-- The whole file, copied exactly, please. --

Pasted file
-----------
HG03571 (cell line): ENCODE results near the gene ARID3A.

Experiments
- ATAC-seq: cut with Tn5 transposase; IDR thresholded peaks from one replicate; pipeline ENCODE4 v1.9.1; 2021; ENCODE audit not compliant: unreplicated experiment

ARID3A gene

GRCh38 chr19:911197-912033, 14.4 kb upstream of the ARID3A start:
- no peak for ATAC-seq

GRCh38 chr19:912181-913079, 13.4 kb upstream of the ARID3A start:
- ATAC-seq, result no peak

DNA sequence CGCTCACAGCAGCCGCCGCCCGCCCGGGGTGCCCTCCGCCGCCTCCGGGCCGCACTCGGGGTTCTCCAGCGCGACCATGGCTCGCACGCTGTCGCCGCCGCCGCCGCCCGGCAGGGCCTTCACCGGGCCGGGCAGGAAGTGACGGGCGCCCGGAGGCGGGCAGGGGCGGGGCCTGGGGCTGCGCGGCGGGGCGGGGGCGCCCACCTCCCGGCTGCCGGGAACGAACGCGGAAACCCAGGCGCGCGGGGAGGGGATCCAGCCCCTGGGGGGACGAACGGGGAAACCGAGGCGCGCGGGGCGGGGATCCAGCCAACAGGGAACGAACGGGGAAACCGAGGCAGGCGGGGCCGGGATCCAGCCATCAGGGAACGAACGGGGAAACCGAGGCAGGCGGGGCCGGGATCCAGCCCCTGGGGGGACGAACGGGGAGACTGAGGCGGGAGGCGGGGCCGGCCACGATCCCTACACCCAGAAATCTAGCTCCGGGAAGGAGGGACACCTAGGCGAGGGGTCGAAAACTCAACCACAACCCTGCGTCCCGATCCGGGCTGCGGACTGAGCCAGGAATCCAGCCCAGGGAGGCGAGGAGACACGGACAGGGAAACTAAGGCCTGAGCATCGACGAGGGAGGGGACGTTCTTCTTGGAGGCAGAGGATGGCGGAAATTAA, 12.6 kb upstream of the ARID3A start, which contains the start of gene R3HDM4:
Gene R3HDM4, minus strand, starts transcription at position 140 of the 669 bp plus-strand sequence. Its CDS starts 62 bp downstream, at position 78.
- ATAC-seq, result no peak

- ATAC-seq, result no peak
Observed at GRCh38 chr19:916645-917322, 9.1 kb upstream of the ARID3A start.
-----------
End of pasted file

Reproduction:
HG03571 (cell line): ENCODE results near the gene ARID3A.

Experiments
- ATAC-seq: cut with Tn5 transposase; IDR thresholded peaks from one replicate; pipeline ENCODE4 v1.9.1; 2021; ENCODE audit not compliant: unreplicated experiment

ARID3A gene

GRCh38 chr19:911197-912033, 14.4 kb upstream of the ARID3A start:
- no peak for ATAC-seq

GRCh38 chr19:912181-913079, 13.4 kb upstream of the ARID3A start:
- ATAC-seq, result no peak

DNA sequence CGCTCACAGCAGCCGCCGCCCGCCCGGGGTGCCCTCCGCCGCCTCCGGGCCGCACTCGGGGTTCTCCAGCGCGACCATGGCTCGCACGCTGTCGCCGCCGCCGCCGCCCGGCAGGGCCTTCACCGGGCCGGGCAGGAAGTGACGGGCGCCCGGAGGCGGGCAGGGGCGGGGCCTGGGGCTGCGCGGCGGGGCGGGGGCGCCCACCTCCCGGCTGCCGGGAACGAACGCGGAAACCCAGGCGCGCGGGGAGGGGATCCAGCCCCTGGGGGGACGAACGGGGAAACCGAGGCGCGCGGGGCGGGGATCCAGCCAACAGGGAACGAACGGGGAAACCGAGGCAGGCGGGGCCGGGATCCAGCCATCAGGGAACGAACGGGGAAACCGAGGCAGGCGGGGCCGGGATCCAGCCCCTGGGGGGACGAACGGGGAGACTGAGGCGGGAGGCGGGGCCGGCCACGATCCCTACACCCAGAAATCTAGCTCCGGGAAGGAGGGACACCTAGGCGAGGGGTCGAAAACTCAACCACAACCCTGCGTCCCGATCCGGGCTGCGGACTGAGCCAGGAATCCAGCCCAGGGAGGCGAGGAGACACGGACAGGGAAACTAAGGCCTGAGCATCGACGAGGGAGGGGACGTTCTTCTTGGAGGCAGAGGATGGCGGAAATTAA, 12.6 kb upstream of the ARID3A start, which contains the start of gene R3HDM4:
Gene R3HDM4, minus strand, starts transcription at position 140 of the 669 bp plus-strand sequence. Its CDS starts 62 bp downstream, at position 78.
- ATAC-seq, result no peak

- ATAC-seq, result no peak
Observed at GRCh38 chr19:916645-917322, 9.1 kb upstream of the ARID3A start.